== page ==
Addressing bird flu anxiety: Here's what you need to know

By Claire Wolters | Fact-checked by Jessica Wrubel
Published March 2, 2023

Key Takeaways

  • The recent death of an 11-year-old girl in Cambodia raises concerns about the bird flu.

  • The bird flu rarely impacts humans but can be deadly when transmission occurs.

  • Patients in the United States are at low risk for developing bird flu.

With the cost of eggs rising, there have been growing fears in the public about the threat of bird flu. While the bird flu rarely affects humans, it doesn’t bypass us altogether. When it strikes, it can be deadly. Here's the latest and what to consider if patients ask about their lingering cough in connection with bird flu.

Recently, an 11-year-old girl recently died of avian flu (H5N1) in Cambodia, sparking new concern and conversation about the virus, the Khmer Timers reported. The incident was the first bird-flu-resulting death recorded since 2014 in Cambodia.[]

If you suspect a patient is at risk for bird flu, here are a few things to evaluate before confirming or denying their case, and how to proceed with treatment. 

Educating patients on bird flu pathology can help debunk myths; calm fears

Bird flu is most commonly spread from birds to other birds. If and when it spreads to humans, it does so through poultry. Some poultry-to-human contract routes include membrane spread, like touching dead poultry, or droplet spread, like touching feces from an infected bird. This can happen if a person touches or comes in close contact with birds that have died from the virus without protective equipment. Protective equipment can include gloves, goggles, and respirators, according to the Centers for Disease Control and Prevention (CDC).[]

“Whether it's through eyes or the hands, humans can get the bird flu, but this is a very rare thing,” says John Mourani, MD, medical director of infectious diseases at Pomona Valley Hospital Medical Center. “Viruses do not jump species easily.”

Despite its rarity, the virus is incredibly pathogenic: “the fatality rate is very high when this happens,” Mourani adds.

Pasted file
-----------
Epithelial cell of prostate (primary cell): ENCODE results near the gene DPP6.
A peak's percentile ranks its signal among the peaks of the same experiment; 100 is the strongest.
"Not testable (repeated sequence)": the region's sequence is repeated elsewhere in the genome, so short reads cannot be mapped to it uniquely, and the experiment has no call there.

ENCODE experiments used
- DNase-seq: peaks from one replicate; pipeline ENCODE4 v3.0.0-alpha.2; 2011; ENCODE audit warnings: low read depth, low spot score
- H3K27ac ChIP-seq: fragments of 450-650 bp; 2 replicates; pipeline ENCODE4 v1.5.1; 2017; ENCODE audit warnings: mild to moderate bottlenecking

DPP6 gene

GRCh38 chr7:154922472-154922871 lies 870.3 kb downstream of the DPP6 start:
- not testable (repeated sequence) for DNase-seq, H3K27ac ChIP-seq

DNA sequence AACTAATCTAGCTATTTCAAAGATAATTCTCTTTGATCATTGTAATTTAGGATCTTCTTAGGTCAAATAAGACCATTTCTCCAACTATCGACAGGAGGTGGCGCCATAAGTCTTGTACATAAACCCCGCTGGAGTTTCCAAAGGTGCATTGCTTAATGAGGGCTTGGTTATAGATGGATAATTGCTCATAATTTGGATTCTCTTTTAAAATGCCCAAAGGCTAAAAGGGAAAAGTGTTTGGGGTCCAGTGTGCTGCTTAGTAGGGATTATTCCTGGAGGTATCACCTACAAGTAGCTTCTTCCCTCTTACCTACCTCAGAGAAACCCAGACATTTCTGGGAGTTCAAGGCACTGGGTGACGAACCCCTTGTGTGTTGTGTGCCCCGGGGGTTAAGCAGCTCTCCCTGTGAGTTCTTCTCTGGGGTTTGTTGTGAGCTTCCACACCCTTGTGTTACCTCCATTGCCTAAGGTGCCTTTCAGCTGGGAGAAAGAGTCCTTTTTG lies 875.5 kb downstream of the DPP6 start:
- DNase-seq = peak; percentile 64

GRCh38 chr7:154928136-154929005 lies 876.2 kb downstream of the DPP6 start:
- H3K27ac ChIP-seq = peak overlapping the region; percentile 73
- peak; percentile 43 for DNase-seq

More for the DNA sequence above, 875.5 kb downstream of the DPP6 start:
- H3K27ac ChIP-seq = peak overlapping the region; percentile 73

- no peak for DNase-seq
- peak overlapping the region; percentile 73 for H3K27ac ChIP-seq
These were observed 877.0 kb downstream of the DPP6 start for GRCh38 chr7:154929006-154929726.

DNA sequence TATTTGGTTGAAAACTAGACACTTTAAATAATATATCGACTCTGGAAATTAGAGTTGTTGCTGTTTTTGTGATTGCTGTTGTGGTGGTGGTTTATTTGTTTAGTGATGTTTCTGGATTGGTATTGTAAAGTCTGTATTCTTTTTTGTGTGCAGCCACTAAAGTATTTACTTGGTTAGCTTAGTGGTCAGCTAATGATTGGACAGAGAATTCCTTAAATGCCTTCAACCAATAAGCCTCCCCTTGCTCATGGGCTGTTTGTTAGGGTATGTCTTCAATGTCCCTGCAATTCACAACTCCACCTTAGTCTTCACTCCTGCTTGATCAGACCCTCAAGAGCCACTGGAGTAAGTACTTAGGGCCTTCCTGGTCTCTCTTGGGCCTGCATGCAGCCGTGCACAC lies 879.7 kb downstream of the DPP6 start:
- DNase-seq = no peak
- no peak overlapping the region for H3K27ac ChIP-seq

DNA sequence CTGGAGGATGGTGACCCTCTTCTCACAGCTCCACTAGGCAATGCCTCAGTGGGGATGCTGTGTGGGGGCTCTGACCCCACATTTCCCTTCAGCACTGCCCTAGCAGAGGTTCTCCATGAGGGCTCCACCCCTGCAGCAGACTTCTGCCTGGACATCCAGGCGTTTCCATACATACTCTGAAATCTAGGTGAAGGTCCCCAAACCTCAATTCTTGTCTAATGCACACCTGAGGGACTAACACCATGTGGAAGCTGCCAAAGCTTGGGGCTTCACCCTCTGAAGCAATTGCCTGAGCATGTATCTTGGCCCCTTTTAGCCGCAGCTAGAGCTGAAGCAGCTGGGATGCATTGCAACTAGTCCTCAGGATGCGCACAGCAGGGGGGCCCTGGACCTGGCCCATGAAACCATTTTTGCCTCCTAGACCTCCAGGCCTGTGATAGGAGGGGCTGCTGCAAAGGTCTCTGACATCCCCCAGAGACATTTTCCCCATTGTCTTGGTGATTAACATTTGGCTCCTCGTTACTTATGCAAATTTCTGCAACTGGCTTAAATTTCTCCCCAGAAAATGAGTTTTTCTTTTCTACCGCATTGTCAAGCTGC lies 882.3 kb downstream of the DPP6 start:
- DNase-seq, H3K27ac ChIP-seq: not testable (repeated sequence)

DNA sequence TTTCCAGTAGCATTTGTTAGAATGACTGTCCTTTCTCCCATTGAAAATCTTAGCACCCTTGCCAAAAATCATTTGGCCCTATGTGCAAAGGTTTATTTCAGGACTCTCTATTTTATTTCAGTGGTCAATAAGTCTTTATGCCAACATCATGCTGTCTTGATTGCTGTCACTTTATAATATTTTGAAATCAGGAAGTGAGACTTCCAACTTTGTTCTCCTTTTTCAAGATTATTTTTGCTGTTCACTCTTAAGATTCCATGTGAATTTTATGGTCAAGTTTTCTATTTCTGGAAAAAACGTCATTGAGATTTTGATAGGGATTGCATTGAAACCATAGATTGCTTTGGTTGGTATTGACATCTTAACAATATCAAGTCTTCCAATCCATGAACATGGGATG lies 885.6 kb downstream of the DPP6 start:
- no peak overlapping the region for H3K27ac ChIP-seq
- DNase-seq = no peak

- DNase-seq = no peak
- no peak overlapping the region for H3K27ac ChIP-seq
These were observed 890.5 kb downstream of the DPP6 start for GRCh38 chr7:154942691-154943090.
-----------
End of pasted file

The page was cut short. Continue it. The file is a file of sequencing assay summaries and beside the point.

Bird flu can have a mortality rate of about 50 percent to 60 percent in humans, according to the World Health Organization (WHO).[]

In the recent case in Cambodia, emergency investigators reported finding “an irregular number of dead wild animals” near the girls’ former home, according to the Khmer Times

People at risk for catching the virus are more likely directly handle birds or poultry—including poultry farmers and hunters, according to the CDC.[]

People who do not come in regular contact with birds and poultry and live in otherwise clean environments are at low-to-no risk of contracting bird flu, says Mourani.

If patients who live in low-risk areas express fears of the bird flu, it may be helpful to educate them about the pathology of the virus. You can also remind them that people do not catch the bird flu from eating eggs—while bird flu has been responsible for egg shortages and increased egg prices in some stores, that’s because the flu has killed off hens, not contaminated their eggs—and is rarely spread through human-to-human contact.

“If the human gets infected but is not able to transmit to another human, there's no epidemic evolving: spread stops there,” Mourani says of typical virus progression. “If the virus is fit enough to replicate and then transmit to other humans, it would become a concern.”

The recent death in Cambodia raises concerns about human transmission, as emergency teams identified 12 other people who potentially contained the virus. However, the source of transmission is unconfirmed.

With current events in mind, Mourani says human-to-human transmission is not absolutely impossible but remains highly unlikely. There has been no recent evidence of human-to-human contact in the United States, nor are there signs of that happening in the near future, he adds. If human-to-human contact was found to occur and to occur rapidly, avian flu vaccines exist that health authorities could disperse, he says. For now, he adds that the need is unnecessary. 

“So far, there's no evidence for something like becoming a true epidemic and for vaccines needing to be dispersed,” says Mourani. “If there's true concern about avian flu, then public health needs to be informed, and the patient may need to be isolated appropriately and get treated properly.” 

Bird flu symptoms can be similar to other strains of flu—and COVID-19—making it hard to diagnose by presentation alone. 

“The big thing that links this to bird flu is the exposure to poultry and farming, and exposure to birds,” says Mourani.

Treatment is likewise the same as for other types of flu, which most physicians have the tools to diagnose and treat, Mourani says. Due to the likelihood of severe cases from this strain, however, treatment would likely involve hospitalization, he adds.

What this means for you

If a patient presents severe flu-like symptoms, you may want to ask them about their work and living situation and if they have come in recent contact with dead birds. If they reveal that yes they have, or that they live in unclean environments that have been impacted by the bird flu, this can be cause for concern. If not, it is probably more productive to assess them for other more common strains of the flu first. Testing can also help confirm the type of sickness a person has.

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